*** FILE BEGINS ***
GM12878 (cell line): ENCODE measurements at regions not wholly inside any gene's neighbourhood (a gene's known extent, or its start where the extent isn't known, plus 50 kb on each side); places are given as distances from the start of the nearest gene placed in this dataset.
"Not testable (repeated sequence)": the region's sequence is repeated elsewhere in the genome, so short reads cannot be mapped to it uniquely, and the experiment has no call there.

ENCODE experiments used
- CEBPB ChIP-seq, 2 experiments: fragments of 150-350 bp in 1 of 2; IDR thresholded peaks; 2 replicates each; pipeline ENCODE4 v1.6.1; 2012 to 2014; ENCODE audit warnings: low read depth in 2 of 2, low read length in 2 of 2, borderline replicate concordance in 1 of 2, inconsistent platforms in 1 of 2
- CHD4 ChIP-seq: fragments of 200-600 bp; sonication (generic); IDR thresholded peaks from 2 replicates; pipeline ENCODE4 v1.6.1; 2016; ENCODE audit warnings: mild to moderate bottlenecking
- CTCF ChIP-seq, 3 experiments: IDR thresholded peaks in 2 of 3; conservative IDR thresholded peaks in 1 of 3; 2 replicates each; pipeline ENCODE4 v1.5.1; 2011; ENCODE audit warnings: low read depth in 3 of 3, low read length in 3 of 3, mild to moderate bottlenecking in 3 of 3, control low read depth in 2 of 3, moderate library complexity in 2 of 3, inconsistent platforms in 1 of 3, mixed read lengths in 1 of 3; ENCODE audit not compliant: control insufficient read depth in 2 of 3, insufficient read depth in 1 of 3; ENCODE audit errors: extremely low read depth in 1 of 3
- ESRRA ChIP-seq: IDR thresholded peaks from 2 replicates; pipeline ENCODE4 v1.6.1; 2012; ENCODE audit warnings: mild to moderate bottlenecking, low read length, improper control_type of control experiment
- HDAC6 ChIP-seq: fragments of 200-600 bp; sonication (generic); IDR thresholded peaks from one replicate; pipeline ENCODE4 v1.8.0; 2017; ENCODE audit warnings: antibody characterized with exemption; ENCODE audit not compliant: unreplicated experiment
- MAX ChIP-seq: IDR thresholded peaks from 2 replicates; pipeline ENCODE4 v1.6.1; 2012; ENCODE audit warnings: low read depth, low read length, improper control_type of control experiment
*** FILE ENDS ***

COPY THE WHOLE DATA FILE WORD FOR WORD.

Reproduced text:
GM12878 (cell line): ENCODE measurements at regions not wholly inside any gene's neighbourhood (a gene's known extent, or its start where the extent isn't known, plus 50 kb on each side); places are given as distances from the start of the nearest gene placed in this dataset.
"Not testable (repeated sequence)": the region's sequence is repeated elsewhere in the genome, so short reads cannot be mapped to it uniquely, and the experiment has no call there.

ENCODE experiments used
- CEBPB ChIP-seq, 2 experiments: fragments of 150-350 bp in 1 of 2; IDR thresholded peaks; 2 replicates each; pipeline ENCODE4 v1.6.1; 2012 to 2014; ENCODE audit warnings: low read depth in 2 of 2, low read length in 2 of 2, borderline replicate concordance in 1 of 2, inconsistent platforms in 1 of 2
- CHD4 ChIP-seq: fragments of 200-600 bp; sonication (generic); IDR thresholded peaks from 2 replicates; pipeline ENCODE4 v1.6.1; 2016; ENCODE audit warnings: mild to moderate bottlenecking
- CTCF ChIP-seq, 3 experiments: IDR thresholded peaks in 2 of 3; conservative IDR thresholded peaks in 1 of 3; 2 replicates each; pipeline ENCODE4 v1.5.1; 2011; ENCODE audit warnings: low read depth in 3 of 3, low read length in 3 of 3, mild to moderate bottlenecking in 3 of 3, control low read depth in 2 of 3, moderate library complexity in 2 of 3, inconsistent platforms in 1 of 3, mixed read lengths in 1 of 3; ENCODE audit not compliant: control insufficient read depth in 2 of 3, insufficient read depth in 1 of 3; ENCODE audit errors: extremely low read depth in 1 of 3
- ESRRA ChIP-seq: IDR thresholded peaks from 2 replicates; pipeline ENCODE4 v1.6.1; 2012; ENCODE audit warnings: mild to moderate bottlenecking, low read length, improper control_type of control experiment
- HDAC6 ChIP-seq: fragments of 200-600 bp; sonication (generic); IDR thresholded peaks from one replicate; pipeline ENCODE4 v1.8.0; 2017; ENCODE audit warnings: antibody characterized with exemption; ENCODE audit not compliant: unreplicated experiment
- MAX ChIP-seq: IDR thresholded peaks from 2 replicates; pipeline ENCODE4 v1.6.1; 2012; ENCODE audit warnings: low read depth, low read length, improper control_type of control experiment